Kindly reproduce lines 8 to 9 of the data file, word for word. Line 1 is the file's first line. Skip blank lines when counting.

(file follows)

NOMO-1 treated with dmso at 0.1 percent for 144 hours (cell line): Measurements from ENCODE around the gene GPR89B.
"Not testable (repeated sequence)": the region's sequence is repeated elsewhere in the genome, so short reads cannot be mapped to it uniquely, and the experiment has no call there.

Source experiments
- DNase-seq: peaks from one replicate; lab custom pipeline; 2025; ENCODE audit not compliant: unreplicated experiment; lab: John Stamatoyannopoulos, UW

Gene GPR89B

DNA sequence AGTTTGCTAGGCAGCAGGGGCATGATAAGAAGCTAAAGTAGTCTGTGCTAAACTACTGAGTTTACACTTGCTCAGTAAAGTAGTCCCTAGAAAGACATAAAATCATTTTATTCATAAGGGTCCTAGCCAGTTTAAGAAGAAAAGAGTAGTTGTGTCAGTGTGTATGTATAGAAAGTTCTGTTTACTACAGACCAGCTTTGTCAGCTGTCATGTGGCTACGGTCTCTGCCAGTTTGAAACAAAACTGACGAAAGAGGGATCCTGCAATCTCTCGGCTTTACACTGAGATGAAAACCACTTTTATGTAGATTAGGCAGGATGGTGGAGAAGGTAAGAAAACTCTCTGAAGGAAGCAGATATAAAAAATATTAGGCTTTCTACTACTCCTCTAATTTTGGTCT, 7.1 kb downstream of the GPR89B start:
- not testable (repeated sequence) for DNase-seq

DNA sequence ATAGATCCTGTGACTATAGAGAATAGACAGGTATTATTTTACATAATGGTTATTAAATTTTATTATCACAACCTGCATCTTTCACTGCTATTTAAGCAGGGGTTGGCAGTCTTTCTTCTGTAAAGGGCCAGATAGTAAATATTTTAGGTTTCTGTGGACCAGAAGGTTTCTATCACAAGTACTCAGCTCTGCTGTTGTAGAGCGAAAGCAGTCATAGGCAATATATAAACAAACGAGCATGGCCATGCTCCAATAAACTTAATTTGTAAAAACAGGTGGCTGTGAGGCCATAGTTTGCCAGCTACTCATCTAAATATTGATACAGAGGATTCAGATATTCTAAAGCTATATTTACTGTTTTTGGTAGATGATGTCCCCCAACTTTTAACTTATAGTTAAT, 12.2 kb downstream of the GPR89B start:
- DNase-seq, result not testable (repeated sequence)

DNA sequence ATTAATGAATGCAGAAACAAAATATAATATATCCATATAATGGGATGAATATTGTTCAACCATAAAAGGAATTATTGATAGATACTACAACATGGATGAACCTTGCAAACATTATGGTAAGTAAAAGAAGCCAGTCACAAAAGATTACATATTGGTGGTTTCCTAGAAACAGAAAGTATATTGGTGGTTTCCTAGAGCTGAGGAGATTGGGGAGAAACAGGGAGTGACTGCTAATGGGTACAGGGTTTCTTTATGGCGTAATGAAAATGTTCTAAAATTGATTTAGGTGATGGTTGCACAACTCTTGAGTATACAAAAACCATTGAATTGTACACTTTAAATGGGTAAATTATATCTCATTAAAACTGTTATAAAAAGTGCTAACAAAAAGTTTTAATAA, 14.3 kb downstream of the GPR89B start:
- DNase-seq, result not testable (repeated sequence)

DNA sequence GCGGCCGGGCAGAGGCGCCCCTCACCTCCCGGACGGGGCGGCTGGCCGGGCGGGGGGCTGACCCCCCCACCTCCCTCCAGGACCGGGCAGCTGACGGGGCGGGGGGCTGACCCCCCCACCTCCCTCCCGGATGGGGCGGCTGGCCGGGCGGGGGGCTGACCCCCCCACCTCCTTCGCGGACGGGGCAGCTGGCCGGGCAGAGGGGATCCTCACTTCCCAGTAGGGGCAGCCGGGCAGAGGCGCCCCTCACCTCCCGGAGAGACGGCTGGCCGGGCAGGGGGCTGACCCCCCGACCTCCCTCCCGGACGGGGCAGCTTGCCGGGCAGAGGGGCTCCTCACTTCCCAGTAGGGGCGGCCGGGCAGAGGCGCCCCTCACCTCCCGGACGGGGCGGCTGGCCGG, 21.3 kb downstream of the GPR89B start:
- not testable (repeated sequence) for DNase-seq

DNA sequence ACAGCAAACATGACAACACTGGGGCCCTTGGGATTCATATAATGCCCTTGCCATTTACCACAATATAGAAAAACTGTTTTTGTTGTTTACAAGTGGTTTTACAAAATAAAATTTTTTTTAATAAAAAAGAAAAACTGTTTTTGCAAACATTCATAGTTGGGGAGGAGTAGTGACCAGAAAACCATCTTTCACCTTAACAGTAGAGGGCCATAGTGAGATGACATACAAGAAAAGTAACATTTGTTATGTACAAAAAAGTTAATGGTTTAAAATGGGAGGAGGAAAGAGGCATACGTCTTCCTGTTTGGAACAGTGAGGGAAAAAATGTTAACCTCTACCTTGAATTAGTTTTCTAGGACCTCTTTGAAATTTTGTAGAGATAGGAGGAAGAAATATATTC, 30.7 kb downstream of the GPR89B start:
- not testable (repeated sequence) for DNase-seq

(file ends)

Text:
DNA sequence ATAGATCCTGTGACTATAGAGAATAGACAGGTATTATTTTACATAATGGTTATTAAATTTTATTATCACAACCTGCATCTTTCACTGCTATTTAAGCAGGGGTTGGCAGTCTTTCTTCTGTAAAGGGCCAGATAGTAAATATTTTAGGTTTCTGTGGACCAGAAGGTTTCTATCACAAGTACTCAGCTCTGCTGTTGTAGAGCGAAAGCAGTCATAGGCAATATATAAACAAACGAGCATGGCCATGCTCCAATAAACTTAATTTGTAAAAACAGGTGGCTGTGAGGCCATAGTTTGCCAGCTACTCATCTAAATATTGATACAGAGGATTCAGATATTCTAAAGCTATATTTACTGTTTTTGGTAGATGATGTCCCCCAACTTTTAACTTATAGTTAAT, 12.2 kb downstream of the GPR89B start:
- DNase-seq, result not testable (repeated sequence)